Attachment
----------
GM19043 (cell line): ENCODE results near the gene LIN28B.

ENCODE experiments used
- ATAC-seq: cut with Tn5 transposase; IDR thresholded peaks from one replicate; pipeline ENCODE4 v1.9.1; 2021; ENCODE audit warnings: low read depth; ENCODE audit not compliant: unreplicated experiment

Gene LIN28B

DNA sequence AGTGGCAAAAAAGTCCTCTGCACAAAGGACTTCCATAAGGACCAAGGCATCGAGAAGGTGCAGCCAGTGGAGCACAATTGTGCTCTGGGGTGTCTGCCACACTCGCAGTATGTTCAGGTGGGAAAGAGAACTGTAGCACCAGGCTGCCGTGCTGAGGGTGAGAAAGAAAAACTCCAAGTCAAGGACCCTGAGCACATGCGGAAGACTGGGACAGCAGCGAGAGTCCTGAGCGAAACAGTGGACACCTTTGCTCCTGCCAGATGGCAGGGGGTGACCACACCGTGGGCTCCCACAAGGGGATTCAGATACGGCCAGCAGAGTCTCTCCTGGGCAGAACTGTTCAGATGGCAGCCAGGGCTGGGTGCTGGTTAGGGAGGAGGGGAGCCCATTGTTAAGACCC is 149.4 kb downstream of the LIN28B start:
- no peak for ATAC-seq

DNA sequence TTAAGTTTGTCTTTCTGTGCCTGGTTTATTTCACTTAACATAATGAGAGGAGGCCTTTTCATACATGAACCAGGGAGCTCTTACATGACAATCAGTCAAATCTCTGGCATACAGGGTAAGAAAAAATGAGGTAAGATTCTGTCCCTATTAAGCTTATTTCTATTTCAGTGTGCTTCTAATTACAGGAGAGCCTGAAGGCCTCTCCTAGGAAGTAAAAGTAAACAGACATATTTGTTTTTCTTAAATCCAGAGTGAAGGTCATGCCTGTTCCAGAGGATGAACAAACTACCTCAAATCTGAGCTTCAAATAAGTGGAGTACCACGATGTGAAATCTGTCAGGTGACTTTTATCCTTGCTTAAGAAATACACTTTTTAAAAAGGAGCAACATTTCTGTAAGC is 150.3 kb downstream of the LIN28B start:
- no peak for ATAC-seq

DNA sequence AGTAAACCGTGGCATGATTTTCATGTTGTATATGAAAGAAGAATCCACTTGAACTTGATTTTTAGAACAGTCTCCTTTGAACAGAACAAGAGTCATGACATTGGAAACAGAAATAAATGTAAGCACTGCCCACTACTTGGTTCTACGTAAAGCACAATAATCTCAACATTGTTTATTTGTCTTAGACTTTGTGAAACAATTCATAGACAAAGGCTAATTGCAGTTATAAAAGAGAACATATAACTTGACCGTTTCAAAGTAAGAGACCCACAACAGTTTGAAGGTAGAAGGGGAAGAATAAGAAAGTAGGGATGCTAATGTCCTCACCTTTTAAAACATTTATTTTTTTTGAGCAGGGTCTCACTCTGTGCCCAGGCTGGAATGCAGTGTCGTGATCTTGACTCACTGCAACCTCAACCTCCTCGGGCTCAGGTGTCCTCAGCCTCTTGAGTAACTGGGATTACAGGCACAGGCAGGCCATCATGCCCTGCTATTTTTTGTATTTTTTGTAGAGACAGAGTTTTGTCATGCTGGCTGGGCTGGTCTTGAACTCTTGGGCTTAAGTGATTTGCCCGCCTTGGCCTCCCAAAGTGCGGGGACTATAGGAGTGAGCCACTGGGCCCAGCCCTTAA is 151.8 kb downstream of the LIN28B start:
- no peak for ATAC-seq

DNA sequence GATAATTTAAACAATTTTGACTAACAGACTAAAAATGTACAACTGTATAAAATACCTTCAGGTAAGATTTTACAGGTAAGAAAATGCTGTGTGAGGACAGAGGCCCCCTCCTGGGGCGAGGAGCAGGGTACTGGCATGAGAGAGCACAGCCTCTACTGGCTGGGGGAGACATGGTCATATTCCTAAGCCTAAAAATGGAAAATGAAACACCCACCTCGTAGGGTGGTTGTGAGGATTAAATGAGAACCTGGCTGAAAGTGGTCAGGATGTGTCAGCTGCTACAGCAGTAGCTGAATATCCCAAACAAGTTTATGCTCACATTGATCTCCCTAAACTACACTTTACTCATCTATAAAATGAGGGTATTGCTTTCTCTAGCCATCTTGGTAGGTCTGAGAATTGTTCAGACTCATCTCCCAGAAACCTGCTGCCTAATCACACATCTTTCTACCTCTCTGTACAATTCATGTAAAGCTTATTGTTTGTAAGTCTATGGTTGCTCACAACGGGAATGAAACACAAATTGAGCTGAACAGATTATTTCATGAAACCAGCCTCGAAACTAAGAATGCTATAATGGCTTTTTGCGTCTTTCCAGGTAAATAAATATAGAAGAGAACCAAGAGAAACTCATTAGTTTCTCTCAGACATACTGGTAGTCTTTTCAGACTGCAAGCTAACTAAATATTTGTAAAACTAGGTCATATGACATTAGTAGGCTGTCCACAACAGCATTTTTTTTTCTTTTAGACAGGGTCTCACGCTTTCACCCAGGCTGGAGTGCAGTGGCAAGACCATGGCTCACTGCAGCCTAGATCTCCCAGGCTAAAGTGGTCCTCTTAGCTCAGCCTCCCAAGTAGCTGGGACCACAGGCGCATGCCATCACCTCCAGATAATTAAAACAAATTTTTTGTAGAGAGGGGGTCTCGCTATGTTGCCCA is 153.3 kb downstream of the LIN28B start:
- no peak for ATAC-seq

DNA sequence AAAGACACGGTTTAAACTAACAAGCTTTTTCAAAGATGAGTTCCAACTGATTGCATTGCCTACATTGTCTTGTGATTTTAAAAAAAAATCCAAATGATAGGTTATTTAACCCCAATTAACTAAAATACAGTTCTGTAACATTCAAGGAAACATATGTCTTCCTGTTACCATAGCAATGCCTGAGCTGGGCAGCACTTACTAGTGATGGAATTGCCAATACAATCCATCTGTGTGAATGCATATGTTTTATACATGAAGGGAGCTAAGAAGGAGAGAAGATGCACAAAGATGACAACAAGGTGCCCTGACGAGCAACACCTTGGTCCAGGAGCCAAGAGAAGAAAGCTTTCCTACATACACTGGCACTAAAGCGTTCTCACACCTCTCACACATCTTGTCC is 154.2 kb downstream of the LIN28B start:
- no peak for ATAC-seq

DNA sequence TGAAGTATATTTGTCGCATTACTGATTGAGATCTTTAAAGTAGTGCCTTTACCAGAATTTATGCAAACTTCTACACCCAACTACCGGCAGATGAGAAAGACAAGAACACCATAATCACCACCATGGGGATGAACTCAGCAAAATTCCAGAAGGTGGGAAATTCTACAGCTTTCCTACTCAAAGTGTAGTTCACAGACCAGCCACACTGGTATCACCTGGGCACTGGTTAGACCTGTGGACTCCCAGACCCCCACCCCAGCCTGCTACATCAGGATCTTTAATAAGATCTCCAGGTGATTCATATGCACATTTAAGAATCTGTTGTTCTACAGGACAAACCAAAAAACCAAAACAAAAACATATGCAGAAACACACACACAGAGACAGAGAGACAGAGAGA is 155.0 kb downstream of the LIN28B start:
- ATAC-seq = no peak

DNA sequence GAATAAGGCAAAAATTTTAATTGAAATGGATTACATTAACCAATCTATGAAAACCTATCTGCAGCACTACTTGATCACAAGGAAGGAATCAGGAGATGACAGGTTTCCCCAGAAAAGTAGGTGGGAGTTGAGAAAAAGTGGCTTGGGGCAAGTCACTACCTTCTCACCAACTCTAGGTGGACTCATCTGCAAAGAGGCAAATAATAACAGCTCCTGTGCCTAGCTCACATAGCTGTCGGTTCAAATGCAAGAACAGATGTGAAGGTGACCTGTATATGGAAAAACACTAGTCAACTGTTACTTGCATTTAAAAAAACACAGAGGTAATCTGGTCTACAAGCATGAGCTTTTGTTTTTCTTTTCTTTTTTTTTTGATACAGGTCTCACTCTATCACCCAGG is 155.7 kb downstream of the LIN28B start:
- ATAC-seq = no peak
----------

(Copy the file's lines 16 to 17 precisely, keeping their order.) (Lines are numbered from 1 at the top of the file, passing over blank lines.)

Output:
- ATAC-seq = no peak

DNA sequence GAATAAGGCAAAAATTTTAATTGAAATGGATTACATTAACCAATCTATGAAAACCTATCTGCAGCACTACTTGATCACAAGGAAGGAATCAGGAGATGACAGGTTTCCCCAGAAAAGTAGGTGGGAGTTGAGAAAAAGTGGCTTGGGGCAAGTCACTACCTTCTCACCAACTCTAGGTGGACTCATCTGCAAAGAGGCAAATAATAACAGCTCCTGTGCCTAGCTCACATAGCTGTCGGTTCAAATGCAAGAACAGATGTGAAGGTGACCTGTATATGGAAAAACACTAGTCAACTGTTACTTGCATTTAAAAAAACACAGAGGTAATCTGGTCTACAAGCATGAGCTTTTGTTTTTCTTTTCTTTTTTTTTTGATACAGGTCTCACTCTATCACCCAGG is 155.7 kb downstream of the LIN28B start: